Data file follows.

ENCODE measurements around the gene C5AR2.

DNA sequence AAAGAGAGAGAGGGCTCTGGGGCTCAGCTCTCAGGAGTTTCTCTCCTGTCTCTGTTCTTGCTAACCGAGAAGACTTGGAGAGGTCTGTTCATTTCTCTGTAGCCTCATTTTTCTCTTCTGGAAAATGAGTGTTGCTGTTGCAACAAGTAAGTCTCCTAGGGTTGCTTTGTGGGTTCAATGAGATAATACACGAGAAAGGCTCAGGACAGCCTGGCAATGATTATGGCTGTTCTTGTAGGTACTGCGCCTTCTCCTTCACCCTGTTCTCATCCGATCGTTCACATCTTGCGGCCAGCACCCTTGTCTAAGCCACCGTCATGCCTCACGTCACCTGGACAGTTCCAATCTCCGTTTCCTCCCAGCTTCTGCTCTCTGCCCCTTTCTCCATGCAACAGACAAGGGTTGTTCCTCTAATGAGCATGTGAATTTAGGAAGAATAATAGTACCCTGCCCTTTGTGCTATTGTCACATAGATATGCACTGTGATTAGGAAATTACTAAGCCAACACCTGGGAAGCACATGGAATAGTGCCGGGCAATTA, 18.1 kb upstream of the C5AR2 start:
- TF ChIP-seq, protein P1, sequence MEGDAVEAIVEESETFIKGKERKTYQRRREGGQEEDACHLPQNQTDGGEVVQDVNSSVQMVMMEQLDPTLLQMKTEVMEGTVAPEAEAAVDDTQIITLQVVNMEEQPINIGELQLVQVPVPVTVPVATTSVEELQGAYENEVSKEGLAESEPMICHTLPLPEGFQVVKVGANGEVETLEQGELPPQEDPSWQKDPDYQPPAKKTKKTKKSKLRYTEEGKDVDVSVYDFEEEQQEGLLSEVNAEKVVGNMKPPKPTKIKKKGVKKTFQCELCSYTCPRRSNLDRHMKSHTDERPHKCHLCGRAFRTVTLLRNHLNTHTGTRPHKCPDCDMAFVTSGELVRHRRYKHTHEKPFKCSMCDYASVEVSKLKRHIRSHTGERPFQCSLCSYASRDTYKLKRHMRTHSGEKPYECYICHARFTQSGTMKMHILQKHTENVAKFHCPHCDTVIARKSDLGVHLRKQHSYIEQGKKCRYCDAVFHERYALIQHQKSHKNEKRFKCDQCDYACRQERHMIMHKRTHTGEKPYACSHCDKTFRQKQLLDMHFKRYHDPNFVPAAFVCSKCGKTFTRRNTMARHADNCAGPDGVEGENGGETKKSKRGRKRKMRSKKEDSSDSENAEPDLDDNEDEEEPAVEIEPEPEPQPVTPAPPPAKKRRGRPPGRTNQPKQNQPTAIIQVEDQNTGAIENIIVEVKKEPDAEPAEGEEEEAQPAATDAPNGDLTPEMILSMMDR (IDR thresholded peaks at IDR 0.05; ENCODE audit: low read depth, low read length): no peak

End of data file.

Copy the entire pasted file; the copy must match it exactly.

ENCODE measurements around the gene C5AR2.

DNA sequence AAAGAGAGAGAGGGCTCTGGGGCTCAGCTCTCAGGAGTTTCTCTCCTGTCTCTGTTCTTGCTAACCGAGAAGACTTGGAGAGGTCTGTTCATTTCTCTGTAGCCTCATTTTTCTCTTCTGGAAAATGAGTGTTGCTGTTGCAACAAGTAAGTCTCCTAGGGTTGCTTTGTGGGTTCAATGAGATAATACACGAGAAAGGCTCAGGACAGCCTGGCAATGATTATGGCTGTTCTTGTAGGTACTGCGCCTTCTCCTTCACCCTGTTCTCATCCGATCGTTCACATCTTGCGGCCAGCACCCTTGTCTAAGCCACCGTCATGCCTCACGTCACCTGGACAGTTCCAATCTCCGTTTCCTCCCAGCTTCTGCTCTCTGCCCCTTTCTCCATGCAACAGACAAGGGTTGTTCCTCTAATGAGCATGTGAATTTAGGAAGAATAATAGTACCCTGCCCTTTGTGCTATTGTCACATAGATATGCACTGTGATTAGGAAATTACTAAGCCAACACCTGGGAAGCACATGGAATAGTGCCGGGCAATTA, 18.1 kb upstream of the C5AR2 start:
- TF ChIP-seq, protein P1, sequence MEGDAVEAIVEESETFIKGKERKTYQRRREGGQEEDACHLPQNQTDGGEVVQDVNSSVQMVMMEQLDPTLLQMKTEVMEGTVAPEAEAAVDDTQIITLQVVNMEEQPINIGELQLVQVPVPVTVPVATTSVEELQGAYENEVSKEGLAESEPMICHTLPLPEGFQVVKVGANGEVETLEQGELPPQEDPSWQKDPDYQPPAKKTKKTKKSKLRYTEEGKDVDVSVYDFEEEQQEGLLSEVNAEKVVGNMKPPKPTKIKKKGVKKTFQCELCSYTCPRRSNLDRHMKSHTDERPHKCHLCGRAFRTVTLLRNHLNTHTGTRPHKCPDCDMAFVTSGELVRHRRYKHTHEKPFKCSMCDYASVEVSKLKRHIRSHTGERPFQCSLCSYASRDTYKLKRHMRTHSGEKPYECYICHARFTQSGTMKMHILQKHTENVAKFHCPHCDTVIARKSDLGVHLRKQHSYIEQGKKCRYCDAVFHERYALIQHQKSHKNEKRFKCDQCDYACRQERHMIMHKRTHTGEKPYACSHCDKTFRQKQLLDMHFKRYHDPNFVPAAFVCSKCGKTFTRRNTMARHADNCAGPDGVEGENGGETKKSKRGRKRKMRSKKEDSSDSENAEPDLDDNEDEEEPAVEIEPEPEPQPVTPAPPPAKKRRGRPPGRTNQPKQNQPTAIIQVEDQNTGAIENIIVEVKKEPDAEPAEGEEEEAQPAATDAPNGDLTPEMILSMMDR (IDR thresholded peaks at IDR 0.05; ENCODE audit: low read depth, low read length): no peak